Tom Hooper’s enjoyable and handsomely produced movie about George VI’s struggle to cure his stammer is a massively confident crowd-pleaser. What looks at first like a conventional Brit period drama about royals is actually a witty and elegant new perspective on the abdication crisis and on the dysfunctional quiver at the heart of the Windsors and of pre-war Britain.
Colin Firth gives a warm and sympathetic performance as Bertie, the Duke of York, an introverted and uncomfortable stammerer, bullied by his father George V, played by Michael Gambon, and overshadowed by his playboy older brother, David, a role dispatched with some style by Guy Pearce. Helena Bonham Carter is Elizabeth Bowes-Lyon, his supportive wife who, with her intuitive sense of when and how to dispense with her own reverence for protocol, engages a new Australian speech therapist to help her despairing husband. This is the eccentric and undeferential Lionel Logue, played by Geoffrey Rush, who must cure his own demons and who is patronised as a colonial.
The movie is a clever anti-Pygmalion. Where Henry Higgins had to get Eliza Doolittle to smarten up and talk proper, Logue finds his pupil has gone too far in the other direction: Bertie is too constrained, too clenched, too formal and too miserable. To untie his tongue he has to relax, but also to talk about what makes him unhappy. David, effortlessly debonair and stubbornly set on a marriage to Mrs Simpson, is going to thrust upon Bertie’s shoulders the awful burden of kingship, which, in the new era of radio, depends on public speaking as never before.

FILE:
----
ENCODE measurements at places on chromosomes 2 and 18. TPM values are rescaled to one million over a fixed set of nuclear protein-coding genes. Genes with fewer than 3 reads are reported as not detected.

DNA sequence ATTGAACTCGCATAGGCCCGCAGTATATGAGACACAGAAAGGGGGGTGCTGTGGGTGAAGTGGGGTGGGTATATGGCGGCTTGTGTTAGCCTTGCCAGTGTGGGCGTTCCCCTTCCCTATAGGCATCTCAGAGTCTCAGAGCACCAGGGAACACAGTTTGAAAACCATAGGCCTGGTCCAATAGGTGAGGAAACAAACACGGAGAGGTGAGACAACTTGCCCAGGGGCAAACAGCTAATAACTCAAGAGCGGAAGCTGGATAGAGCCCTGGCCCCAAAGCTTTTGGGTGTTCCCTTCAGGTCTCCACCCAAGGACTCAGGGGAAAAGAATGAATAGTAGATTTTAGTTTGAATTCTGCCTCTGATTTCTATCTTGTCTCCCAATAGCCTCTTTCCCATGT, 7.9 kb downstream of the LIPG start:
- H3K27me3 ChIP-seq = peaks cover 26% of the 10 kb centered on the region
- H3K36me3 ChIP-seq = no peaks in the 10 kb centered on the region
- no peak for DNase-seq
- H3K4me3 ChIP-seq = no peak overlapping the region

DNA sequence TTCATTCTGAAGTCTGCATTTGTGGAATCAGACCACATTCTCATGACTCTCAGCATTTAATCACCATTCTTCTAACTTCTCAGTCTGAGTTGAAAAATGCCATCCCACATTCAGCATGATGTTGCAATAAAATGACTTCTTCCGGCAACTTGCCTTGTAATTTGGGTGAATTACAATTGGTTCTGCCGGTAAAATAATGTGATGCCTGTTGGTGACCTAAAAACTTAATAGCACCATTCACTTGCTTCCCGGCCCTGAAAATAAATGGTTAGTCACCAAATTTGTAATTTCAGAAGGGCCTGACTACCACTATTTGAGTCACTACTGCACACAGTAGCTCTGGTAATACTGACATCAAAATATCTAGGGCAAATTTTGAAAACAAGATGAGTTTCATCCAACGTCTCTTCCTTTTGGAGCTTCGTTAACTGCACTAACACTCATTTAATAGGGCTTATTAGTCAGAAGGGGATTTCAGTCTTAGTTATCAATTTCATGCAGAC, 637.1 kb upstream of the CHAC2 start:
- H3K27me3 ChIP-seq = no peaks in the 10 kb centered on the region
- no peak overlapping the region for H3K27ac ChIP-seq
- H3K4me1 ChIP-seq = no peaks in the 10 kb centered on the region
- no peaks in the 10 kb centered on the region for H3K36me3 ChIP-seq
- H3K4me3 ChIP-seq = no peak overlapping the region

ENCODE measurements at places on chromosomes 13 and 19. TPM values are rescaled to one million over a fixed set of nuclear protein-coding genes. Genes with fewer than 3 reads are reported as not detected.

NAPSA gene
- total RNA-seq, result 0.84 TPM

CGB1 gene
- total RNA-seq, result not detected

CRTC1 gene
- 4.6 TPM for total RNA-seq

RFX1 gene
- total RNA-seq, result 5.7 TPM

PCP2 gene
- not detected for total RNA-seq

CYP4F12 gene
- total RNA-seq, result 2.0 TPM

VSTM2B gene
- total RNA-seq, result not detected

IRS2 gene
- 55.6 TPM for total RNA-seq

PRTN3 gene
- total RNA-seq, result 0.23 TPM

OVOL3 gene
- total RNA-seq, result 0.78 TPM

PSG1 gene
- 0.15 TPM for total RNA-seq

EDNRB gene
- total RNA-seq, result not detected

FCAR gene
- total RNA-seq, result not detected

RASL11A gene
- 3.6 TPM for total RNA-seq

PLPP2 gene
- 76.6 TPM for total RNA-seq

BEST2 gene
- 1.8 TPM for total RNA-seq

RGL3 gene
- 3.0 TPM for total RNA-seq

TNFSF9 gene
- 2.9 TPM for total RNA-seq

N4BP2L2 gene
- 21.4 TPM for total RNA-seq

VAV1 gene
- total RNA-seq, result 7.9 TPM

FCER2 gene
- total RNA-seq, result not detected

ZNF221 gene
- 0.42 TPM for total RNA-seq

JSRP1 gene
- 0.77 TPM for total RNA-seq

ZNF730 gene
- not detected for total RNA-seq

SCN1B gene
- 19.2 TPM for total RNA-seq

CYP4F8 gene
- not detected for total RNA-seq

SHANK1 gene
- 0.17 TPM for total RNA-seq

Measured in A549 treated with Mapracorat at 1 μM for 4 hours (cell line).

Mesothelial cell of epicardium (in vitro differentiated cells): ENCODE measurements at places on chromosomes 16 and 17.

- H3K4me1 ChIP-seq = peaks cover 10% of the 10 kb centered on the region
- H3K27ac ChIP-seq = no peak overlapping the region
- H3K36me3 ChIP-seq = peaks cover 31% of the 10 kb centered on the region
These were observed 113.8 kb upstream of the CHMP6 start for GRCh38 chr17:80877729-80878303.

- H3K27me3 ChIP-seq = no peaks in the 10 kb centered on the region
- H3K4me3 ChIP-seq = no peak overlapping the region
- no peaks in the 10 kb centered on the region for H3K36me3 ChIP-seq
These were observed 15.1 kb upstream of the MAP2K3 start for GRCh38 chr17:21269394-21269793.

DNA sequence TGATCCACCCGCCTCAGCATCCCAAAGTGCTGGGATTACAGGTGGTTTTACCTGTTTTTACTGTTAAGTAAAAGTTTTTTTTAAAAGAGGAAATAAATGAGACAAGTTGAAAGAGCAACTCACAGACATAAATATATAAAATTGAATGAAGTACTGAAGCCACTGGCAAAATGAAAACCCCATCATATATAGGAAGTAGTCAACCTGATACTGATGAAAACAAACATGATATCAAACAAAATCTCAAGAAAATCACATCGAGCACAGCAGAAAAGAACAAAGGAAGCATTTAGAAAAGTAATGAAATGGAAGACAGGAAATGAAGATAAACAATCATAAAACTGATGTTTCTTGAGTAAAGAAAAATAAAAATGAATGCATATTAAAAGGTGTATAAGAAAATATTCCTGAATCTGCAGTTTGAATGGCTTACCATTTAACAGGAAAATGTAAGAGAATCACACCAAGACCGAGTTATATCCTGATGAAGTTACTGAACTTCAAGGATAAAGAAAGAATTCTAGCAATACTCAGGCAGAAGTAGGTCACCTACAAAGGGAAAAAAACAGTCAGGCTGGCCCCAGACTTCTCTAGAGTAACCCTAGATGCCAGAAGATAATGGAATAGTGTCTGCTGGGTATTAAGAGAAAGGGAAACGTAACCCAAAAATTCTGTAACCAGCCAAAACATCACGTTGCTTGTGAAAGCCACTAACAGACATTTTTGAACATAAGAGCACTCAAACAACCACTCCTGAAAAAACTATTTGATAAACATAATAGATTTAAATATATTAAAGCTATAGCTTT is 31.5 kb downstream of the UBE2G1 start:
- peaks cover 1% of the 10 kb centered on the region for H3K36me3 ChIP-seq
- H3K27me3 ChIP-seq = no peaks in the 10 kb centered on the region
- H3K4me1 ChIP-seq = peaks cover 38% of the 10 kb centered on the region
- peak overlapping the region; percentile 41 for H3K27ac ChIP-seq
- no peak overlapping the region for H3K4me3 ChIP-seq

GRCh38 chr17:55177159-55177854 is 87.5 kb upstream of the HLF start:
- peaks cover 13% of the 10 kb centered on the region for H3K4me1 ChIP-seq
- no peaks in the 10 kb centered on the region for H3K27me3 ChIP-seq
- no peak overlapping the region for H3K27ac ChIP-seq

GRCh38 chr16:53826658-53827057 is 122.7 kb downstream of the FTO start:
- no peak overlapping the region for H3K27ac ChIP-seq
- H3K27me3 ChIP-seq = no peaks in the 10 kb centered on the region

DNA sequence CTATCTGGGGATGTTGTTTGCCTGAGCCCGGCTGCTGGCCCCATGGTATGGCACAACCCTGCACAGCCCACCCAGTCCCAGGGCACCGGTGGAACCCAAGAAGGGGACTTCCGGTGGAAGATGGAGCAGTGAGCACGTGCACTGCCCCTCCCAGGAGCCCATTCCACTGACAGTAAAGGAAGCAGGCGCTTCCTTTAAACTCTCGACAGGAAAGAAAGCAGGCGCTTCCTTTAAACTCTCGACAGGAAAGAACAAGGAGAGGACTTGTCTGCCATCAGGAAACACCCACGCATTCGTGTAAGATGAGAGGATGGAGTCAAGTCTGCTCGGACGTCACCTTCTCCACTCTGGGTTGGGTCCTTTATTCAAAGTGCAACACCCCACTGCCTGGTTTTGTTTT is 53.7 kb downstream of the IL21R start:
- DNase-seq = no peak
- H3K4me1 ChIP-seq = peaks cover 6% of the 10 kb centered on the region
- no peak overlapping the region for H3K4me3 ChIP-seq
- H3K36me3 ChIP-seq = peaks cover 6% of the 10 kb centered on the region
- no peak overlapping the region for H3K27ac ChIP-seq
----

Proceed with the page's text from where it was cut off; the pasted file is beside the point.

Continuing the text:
When Logue’s methods get results, Bertie is delighted, and Logue becomes a sensational new royal favourite whose intimacy with the duke astonishes and infuriates the palace establishment, particularly the Archbishop of Canterbury, played by Derek Jacobi. Hooper’s film subtly suggests that Bertie has defiantly learned one thing from his ne’er-do-well brother: Logue is to be his very own Mrs Simpson, a commoner who has to be tolerated by the royals. Of course, Logue gets it wrong. He presumes too much.
There are many incidental pleasures in David Seidler’s screenplay. On being thanked for some small service, Logue asks: “What are friends for?” “I wouldn’t know,” snaps the duke. There is strong support from Anthony Andrews as Baldwin and a jowl-wobbling portrayal of Churchill from Timothy Spall. Fans of TV’s Outnumbered will be pleased to see nine-year-old Ramona Marquez cast as Princess Margaret, although I wonder if she shouldn’t really have been Elizabeth.